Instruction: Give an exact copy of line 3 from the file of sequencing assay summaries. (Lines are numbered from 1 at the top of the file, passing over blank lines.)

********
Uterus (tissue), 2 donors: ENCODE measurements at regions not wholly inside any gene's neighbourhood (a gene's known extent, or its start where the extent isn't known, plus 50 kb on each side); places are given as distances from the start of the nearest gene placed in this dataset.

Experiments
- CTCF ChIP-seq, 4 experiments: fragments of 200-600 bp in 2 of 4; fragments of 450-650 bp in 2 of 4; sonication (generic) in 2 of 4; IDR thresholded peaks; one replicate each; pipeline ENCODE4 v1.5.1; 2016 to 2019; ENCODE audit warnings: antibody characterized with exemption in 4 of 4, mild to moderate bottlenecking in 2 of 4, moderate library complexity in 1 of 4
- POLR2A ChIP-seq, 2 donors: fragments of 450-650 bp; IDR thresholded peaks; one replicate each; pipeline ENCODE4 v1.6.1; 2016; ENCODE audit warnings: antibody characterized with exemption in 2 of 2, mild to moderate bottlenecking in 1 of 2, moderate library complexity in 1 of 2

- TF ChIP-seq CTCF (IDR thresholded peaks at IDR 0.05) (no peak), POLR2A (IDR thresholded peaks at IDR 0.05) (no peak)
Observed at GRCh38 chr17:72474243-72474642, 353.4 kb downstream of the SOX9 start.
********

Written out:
- CTCF ChIP-seq, 4 experiments: fragments of 200-600 bp in 2 of 4; fragments of 450-650 bp in 2 of 4; sonication (generic) in 2 of 4; IDR thresholded peaks; one replicate each; pipeline ENCODE4 v1.5.1; 2016 to 2019; ENCODE audit warnings: antibody characterized with exemption in 4 of 4, mild to moderate bottlenecking in 2 of 4, moderate library complexity in 1 of 4